Many of Liberty Baptist’s participants, who must be either church members or working toward membership, are also enrolled at MBTS, but seminary enrollment is not required.
Liberty Baptist, which has three hundred in attendance on a typical week, has also a newer and more informal process to develop and deploy potential missionaries. Rose says he regularly challenges the entire congregation to consider God’s call to missions. The church operates a missions house, where missionaries on furlough can come and stay free of charge. The church creates opportunities for members to engage with these missionaries and learn more about the missions experience. Rose also says the church has created fellowship groups around missions that meet regularly where people sensing a missions call can share a meal and discuss where they are in the process. They also work toward getting these members on a mission trip so they can experience intercultural ministry firsthand.
“I think it begins with the preaching that calls people into missions, but honestly we have a lot of people in our church who are missions-minded and wanting to go overseas and trying to figure out how can they not only go overseas but help other people go overseas,” Rose said.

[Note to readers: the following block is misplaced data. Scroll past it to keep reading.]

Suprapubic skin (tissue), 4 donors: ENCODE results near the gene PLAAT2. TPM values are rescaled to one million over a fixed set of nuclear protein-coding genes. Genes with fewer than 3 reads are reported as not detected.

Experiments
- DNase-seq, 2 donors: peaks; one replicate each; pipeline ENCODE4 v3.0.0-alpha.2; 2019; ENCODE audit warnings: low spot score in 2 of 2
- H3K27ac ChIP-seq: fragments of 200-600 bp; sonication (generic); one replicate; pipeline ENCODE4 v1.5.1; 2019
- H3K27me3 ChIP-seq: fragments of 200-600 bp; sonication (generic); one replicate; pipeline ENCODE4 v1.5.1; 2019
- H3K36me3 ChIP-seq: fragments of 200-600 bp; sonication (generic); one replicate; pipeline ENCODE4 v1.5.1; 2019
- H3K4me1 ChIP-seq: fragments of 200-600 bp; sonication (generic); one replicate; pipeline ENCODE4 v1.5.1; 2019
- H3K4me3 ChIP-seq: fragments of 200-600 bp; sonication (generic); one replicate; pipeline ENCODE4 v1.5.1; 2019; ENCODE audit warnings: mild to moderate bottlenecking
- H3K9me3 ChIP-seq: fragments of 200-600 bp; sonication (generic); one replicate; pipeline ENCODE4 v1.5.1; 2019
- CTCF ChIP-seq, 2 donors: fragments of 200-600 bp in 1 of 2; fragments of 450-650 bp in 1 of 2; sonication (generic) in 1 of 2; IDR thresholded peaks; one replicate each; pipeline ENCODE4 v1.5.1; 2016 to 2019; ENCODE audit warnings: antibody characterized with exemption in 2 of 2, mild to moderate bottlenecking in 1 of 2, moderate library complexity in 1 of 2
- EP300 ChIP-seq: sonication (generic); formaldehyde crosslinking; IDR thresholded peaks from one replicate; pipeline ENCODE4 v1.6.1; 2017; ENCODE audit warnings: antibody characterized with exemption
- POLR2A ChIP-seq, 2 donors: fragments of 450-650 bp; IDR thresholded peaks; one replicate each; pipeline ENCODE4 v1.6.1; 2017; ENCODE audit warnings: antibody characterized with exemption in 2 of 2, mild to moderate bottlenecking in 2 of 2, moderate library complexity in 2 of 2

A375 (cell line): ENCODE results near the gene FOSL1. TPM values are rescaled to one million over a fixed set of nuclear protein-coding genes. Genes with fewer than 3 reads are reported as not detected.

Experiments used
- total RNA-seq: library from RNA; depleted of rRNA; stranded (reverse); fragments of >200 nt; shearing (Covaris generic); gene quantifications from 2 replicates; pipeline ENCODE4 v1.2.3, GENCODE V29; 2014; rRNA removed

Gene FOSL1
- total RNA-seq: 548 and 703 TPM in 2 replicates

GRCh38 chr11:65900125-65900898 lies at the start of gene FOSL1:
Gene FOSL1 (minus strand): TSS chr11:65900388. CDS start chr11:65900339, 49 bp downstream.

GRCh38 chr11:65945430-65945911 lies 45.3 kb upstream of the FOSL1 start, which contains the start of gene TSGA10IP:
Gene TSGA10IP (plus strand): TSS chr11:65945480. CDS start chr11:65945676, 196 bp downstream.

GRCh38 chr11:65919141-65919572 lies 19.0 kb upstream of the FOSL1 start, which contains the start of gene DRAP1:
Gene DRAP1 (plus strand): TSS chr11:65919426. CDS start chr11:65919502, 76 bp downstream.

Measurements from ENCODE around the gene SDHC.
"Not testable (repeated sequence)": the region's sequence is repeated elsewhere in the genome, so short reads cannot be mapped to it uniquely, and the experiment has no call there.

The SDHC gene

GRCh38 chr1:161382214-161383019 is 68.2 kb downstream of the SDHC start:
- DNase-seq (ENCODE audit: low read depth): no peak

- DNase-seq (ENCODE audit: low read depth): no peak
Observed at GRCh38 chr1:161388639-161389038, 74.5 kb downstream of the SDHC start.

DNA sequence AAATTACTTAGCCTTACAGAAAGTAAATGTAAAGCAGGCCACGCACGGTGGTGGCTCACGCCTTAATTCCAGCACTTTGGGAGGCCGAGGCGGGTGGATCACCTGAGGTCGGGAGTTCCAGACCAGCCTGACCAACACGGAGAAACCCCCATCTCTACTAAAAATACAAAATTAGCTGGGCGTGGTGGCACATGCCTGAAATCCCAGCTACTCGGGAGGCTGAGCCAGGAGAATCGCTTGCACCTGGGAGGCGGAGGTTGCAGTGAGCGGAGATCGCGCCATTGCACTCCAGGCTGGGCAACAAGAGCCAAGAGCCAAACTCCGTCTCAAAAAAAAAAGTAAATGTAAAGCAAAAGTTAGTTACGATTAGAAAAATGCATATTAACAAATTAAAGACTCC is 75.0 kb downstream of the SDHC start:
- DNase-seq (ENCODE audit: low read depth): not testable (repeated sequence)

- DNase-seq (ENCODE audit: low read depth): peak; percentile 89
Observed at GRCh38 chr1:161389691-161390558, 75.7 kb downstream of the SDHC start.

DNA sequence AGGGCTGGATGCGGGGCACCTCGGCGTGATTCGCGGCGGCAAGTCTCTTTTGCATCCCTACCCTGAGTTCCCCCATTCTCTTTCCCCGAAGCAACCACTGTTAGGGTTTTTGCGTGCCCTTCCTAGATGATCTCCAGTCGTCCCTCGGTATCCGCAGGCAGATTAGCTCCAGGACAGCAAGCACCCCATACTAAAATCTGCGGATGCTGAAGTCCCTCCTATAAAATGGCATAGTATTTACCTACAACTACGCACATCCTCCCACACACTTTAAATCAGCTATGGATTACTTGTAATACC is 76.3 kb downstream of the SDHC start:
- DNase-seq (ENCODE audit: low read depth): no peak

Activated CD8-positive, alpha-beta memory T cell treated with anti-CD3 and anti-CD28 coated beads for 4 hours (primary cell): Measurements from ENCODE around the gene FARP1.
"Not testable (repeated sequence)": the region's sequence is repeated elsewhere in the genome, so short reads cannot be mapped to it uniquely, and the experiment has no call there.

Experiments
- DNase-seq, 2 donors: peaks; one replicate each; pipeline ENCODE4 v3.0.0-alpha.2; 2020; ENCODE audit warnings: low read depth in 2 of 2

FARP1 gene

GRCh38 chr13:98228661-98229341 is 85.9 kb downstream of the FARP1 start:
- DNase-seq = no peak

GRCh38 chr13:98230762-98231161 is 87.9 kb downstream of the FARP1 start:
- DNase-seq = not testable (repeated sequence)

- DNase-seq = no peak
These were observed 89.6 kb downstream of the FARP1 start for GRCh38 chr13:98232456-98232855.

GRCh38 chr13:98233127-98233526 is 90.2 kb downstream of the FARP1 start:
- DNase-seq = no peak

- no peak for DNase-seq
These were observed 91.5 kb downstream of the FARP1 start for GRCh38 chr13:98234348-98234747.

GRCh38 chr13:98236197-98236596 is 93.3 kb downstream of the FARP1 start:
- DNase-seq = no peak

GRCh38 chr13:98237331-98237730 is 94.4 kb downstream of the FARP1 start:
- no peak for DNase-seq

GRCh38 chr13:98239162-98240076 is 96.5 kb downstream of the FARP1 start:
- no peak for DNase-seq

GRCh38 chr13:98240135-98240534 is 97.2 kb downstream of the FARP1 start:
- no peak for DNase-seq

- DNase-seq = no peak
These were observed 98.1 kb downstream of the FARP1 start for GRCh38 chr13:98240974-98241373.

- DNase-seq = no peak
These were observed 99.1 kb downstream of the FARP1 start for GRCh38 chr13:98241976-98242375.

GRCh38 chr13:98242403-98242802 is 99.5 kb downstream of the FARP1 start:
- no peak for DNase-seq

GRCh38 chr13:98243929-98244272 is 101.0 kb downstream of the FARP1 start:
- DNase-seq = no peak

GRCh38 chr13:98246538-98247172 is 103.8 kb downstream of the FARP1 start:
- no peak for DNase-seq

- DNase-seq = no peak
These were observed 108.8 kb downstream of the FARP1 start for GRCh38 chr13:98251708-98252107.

Paramount Baptist Church in Amarillo, Texas, has also developed an extensive training process to develop leaders, both lay leaders and those called into full-time ministry. The process has three parts. First, every staff member is encouraged to have at least three discipling relationships at any given time.
“Personally, I have a group of young men that I meet with every week or every other week,” said Andrew Hebert, Paramount’s senior pastor. “That’s really individualized. It’s not a one-size-fits-all approach. I will start with that individual and see how God is moving in their life, what God is calling them to do. And then I begin to just walk alongside of them and help them to discern God’s movement and calling and activity in their lives. That looks a lot like discipleship. It looks like mentoring. It looks like friendship. It looks like being prayer partners.”
The church also schedules Leader Labs three times a year. These ninety-minute events are for anyone involved in leadership and cover topics like hermeneutics, what the Bible says about politics, and women in ministry.
The church also regularly invests in pastoral interns. These interns serve weekly on Sunday and Wednesday nights and serve an additional fifteen hours a week. They do everything from clean toilets to preach sermons to prepare a sample church budget and attend staff meetings.
Hebert says he sees the church’s role in training church leaders as a natural part of its call to fulfill the Great Commission. Seminaries have a part in the preparation process, but there are some elements that can only be done in a local-church context.